Back to School with a Healthy Breakfast
Public Health England reported in April that children consume over half the recommended sugar intake before they started school, i.e. this means what they eat for breakfast at home! Shop bought sugary cereals are the usual choice, but with a little planning there are numerous other options that are far healthier and the whole family can enjoy them too.
Reducing our sugar intake isn’t easy because sugar is addictive, the more we eat, the more we crave it. In the long-term term it can increase the risk of a whole range of health problems including obesity, diabetes, heart disease, high blood pressure and hormone imbalances including PMS. Regular consumption of sugar and refined carbohydrates; such as white bread, white pasta, breakfast cereals, biscuits and cakes, can also have a strong impact upon your brain function too, which can have a detrimental effect on our children's concentration levels and ability to learn. These foods have very little nutritional value; they are a source of empty calories as the processing removes any vitamins and minerals.
So, as a new school year is about to begin, it’s a good time to have a re-think about family breakfasts. Here are a few of my favourite suggestions that are easy to make, tasty and very nutritious:
• Prep breakfast and set the table the night before. • Alternate at least 3 different breakfasts each week for a good variation of nutrients. • Combine protein, fat and carbohydrates to help stabilise blood sugar levels, keeping you feel fuller for longer. • Avoid shop-bought cereals and beware of smoothies, which can be high in hidden sugar.
1. PORRIDGE: Good source of fibre, good for heart-health and slow release so also good for blood sugar balancing. Made with whole, organic jumbo oats and full-fat organic milk (organic to eliminate chance of antibiotics and hormones which are fed to cattle) or dairy-free alternative such as almond / oat milk.
• Add some berries (antioxidants and low sugar fruit) & chopped nuts and seeds (protein, omega-3’s, vitamins and minerals). • Add a chopped banana to the porridge as it’s simmering and serve with a dollop of almond/cashew nut butter (protein & healthy fats). • Chop an apple or pear (vitamins, antioxidants and fibre), sprinkle with some cinnamon or mixed spices and gently sauté for a few minutes in a little organic butter, add to the porridge just before serving. • Grate an apple and add to the porridge along with some cinnamon as it’s simmering, cook for approx. 5 minutes then serve. • Add 1 tbsp. of homemade nutella and 1 tbsp. almond/cashew nut butter and top with shavings from a bar of dark chocolate. Optional - squeeze in the juice from an orange.
2. EGGS: Excellent source of protein, vitamins D, K, biotin, thiamine, and B12. Supports heart heath and brain function.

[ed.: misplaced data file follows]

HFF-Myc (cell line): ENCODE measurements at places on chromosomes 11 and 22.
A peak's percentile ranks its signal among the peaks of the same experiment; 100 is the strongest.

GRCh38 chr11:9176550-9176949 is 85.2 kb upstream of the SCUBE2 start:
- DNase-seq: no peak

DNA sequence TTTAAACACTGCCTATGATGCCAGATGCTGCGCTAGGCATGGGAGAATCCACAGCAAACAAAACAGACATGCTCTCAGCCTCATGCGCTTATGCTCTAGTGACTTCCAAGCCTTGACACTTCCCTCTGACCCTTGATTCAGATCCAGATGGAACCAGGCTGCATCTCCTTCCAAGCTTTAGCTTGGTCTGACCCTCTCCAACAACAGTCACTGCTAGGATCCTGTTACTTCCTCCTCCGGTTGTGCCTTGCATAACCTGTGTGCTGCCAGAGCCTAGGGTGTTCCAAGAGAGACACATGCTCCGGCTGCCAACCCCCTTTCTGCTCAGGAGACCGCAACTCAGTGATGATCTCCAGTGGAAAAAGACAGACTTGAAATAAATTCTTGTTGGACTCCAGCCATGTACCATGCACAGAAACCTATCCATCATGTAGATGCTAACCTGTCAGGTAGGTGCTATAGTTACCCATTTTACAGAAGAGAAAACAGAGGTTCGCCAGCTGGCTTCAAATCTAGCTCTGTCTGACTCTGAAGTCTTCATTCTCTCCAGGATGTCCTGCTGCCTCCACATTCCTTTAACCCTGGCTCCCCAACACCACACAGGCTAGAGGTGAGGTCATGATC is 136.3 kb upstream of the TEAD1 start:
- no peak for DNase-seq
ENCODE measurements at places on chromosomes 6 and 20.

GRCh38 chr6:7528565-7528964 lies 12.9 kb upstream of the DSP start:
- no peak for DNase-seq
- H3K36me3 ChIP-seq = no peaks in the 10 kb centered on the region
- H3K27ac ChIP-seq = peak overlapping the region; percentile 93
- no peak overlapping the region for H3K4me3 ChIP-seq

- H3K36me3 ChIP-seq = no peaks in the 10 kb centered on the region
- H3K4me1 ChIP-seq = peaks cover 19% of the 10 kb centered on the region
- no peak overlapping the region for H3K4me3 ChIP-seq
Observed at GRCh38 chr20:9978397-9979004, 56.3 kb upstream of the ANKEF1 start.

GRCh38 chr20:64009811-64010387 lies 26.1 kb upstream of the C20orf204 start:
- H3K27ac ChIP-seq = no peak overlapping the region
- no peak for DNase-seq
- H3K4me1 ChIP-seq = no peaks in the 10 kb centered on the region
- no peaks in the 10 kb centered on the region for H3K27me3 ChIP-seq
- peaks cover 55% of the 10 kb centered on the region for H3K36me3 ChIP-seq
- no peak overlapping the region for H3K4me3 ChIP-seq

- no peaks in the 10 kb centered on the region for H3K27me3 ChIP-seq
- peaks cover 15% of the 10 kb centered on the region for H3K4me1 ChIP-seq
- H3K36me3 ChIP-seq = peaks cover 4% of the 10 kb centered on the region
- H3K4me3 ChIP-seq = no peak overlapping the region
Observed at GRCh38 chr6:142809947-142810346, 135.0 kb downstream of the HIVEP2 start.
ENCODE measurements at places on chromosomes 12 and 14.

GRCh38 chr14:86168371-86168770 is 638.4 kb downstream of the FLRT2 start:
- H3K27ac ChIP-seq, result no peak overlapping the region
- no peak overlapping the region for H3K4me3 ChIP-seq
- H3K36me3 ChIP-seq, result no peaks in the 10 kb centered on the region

• Boiled, scrambled or poached with sourdough/wholemeal bread and a scraping of butter • Ham and cheese omelette • Breakfast frittata with added vegetables • Egg Muffins (excellent low-sugar option) • Smoked salmon and scrambled eggs (good quality protein and healthy fats)
3. AVOCADO ON SOURDOUGH:
Mash an avocado with some lemon juice, black pepper and a little olive oil, spread on sourdough/gluten-free toast and sprinkle with some crumbled feta and/or cherry tomatoes.
4. HOMEMADE GRANOLA:
See recipe, (good source of protein, rich in energy from healthy fats and full of antioxidants, vitamins and minerals. Brazil nuts are a great source of selenium, which supports our immune and thyroid function. Oats contain beta-glucan, which has been shown to support heart health). Beware supermarket varieties, which can be high in sugar.
5. SMOOTHIES & SHAKES:
Quick to make and easy to get lots of nutrients into. Start with a base of full-fat organic milk or dairy-free alternative (almond / oat milk). Always add oats (good source of fibre, good for heart-health and slow release so also good for blood sugar balancing), then some protein and healthy fats (either protein powder, nut butter or a handful of nuts/seeds). Add a couple of portions of different fruits and at least 1 portion of vegetables.
6. OVERNIGHT OATS:
This is ideal when you are short of time as it’s prepared the night before and left in the fridge overnight. See recipe (good source of fibre, good for heart-health and slow release so also good for blood sugar balancing) made with whole, organic jumbo oats and full-fat organic milk (organic to eliminate chance of antibiotics and hormones which are fed to cattle) or dairy-free alternative. Serve with berries (antioxidants and low sugar fruit) or chopped banana and some chopped nuts and seeds (protein, omega-3’s, vitamins and minerals).
*Recipes for my homemade Nutella, granola, egg muffins and overnight oats are available on the blog - www.donnapetersnutrition.co.uk